An excellent argument. The biggest difference in the two men is that Young had eight seasons in which he was the primary starter. Warner has had five. And in making a good argument for Warner, I think you forget a few things about what made Young's career immortal. He and Sammy Baugh are the only quarterbacks to lead the league in passing six times; no one else did it more than four times. Young's career passer rating is the best of all-time, and even if you don't love the passer rating system (and I don't), it is the stat the league uses to measure greatness in quarterbacks. And he was, arguably, the most versatile quarterback in NFL history; no other modern quarterback Hall of Famer is even close to Young's 25 rushing yards per game. But you did a good job in making Warner's case, Biff.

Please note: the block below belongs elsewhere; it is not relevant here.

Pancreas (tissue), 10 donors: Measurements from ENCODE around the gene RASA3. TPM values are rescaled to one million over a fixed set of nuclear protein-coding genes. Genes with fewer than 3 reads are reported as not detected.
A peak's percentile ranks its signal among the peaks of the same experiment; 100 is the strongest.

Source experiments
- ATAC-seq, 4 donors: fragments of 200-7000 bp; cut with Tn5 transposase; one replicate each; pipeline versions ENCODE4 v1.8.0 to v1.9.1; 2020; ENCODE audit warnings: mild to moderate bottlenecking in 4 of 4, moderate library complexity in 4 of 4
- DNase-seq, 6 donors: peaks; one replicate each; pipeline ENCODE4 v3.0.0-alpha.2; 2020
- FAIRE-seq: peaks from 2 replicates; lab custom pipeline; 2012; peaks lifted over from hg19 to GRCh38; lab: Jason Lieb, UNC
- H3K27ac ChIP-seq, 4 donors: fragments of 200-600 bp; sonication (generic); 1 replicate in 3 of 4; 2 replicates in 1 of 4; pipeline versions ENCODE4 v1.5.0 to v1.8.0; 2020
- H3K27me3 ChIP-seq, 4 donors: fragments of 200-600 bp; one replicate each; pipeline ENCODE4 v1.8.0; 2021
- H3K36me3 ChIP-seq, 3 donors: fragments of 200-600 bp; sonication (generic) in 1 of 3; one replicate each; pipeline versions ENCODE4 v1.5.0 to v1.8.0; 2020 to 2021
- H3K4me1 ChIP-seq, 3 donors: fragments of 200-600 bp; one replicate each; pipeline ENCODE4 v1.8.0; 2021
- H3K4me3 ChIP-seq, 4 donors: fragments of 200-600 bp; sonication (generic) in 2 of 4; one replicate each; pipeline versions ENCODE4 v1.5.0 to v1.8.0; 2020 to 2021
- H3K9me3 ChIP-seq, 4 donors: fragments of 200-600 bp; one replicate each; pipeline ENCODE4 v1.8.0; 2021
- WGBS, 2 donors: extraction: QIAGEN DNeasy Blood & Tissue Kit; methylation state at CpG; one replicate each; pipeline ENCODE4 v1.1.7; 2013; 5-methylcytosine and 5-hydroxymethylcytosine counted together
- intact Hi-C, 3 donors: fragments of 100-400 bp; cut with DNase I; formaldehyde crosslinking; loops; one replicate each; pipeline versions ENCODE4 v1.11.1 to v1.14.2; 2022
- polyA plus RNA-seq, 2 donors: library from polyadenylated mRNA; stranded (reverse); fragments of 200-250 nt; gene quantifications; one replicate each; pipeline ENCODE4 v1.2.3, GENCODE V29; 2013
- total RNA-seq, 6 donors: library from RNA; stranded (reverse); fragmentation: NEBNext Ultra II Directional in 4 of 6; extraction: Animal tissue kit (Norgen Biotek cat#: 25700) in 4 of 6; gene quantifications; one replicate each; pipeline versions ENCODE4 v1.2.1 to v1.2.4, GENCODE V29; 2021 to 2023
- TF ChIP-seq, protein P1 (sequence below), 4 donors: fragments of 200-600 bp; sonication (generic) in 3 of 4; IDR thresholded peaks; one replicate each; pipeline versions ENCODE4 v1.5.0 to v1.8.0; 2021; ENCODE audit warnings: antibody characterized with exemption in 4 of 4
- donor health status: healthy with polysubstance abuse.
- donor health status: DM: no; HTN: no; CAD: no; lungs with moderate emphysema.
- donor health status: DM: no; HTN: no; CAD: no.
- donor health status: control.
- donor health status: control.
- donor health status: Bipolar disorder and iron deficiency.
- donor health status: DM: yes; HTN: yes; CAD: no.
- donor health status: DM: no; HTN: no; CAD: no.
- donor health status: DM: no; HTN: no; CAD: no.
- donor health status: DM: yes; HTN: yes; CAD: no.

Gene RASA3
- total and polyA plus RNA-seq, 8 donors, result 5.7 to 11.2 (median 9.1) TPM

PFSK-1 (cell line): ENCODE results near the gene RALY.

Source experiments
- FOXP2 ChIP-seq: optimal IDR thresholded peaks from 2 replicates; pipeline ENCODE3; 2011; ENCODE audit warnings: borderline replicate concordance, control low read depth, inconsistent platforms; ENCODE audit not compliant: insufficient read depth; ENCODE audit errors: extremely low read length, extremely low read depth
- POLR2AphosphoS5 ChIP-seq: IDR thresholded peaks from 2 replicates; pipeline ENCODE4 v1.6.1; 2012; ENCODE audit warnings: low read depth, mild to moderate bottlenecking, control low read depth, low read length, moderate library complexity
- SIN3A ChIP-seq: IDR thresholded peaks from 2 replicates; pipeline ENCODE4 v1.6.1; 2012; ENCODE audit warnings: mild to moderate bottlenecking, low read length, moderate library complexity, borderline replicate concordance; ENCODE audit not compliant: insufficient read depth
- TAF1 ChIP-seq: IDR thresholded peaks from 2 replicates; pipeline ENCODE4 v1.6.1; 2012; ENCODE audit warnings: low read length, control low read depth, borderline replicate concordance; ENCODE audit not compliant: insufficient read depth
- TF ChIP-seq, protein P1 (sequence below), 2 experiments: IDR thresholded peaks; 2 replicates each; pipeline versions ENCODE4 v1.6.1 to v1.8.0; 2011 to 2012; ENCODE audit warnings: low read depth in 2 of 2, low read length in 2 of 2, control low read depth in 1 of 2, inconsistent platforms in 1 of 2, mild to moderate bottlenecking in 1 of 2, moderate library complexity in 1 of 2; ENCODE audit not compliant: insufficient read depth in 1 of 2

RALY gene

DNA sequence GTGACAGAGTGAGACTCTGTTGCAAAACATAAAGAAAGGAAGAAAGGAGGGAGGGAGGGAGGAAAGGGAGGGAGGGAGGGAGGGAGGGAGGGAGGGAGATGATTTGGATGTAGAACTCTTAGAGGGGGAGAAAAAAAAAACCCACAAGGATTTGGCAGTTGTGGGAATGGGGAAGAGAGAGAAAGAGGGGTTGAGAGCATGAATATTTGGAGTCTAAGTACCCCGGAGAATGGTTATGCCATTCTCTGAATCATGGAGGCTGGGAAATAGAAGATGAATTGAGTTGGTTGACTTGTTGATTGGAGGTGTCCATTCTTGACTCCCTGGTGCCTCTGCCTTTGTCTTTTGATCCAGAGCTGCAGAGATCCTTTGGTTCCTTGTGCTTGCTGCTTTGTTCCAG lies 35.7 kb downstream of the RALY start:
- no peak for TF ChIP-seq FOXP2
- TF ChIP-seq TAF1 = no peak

DRIVE, IDIOT. DON'T TALK. From John Murdzek, of San Diego: "You should read an article by Tara Parker-Pope on the New York Times Web site entitled 'A Problem of the Brain, Not the Hands: Group Urges Phone Ban for Drivers' before your next road trip to Pittsburgh or anywhere else. According to this article, "Drivers talking on a cell phone [hand-held or hands-free] are four times as likely to have an accident as drivers who are not. That's the same level of risk posed by a driver who is legally drunk.' You seem like a reasonable person, so is getting work done on your drives more important than somebody else's life?''
Wow. Very interesting. Thanks for the advice. I will read the story.
AND FINALLY, THIS VERY INTERESTING POINT THAT, BELIEVE ME, CAME INTO PLAY THE OTHER NIGHT. From John O'Donnell, of Londonderry, N.H.: "I can't believe that someone who can start their colonoscopy prep on an airplane would get stage fright at a urinal.''
That's the same point Jerome Bettis made to me. We both had the same issue there.